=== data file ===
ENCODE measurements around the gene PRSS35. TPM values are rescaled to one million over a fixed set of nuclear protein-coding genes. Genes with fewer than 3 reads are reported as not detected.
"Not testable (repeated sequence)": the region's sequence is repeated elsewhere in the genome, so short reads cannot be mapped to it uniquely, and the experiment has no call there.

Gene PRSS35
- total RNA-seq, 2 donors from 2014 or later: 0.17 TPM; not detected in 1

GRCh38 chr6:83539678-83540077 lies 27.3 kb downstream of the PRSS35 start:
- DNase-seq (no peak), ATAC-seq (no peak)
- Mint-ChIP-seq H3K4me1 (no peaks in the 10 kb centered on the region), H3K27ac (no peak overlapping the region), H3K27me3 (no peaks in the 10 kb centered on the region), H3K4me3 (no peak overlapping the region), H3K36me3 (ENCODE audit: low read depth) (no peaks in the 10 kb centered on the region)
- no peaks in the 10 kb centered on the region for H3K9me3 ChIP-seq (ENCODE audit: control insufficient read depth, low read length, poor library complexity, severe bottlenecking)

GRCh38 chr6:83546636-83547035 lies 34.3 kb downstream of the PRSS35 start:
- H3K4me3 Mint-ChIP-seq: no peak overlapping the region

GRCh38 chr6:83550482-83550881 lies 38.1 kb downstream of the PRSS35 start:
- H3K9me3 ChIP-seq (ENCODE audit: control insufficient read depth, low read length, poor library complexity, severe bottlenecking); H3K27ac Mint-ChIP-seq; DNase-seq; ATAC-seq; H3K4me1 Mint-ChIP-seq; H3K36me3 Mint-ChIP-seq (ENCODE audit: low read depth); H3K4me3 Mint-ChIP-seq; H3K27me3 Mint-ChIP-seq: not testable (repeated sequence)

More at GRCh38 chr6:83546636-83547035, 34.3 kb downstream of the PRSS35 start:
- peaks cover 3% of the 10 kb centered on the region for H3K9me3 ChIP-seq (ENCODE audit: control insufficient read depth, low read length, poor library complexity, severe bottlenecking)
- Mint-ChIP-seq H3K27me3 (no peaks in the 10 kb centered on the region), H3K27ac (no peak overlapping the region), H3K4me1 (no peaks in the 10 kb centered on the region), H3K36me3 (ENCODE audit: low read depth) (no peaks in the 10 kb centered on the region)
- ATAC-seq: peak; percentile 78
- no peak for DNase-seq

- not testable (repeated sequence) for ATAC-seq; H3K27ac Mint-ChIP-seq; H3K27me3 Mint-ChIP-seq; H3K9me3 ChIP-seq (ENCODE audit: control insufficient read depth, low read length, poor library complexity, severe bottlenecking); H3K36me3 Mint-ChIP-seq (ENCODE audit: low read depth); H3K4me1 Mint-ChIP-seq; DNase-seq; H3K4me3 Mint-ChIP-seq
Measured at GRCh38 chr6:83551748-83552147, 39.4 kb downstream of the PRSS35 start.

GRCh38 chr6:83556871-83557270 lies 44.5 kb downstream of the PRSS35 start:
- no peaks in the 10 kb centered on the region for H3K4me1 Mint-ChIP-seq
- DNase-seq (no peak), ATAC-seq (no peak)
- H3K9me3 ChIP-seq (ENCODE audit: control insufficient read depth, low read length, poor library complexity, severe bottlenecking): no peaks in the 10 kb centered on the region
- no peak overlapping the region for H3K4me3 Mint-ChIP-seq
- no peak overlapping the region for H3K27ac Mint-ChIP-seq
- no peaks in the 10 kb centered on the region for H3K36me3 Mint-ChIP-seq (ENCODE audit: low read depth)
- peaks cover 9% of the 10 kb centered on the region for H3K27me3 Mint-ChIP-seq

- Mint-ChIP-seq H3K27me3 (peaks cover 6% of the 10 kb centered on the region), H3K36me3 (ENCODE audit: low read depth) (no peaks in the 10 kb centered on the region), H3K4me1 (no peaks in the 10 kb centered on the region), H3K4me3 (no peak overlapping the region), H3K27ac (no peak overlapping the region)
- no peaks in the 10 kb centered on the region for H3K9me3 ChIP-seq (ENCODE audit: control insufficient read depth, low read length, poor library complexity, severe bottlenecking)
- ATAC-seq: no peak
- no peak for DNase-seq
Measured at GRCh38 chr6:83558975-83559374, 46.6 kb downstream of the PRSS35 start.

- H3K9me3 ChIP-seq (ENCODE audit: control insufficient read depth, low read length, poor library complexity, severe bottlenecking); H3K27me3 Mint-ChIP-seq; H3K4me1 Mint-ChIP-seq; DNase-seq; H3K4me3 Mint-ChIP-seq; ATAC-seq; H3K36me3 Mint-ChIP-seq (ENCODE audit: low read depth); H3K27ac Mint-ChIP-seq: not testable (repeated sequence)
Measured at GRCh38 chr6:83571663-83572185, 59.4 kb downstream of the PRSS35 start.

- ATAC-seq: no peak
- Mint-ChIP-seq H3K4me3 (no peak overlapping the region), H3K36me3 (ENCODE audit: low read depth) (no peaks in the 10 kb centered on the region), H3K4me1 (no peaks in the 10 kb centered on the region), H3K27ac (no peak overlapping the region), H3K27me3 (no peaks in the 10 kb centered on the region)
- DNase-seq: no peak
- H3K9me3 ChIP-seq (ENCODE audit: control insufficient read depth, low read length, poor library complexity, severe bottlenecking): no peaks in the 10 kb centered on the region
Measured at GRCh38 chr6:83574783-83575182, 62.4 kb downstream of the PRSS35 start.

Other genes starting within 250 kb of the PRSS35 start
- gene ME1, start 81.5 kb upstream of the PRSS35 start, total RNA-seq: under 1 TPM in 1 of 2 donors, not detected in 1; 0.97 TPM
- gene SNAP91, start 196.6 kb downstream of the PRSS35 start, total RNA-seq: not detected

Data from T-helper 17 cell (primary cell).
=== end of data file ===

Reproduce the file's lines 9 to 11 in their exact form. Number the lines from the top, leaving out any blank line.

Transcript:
GRCh38 chr6:83546636-83547035 lies 34.3 kb downstream of the PRSS35 start:
- H3K4me3 Mint-ChIP-seq: no peak overlapping the region

GRCh38 chr6:83550482-83550881 lies 38.1 kb downstream of the PRSS35 start: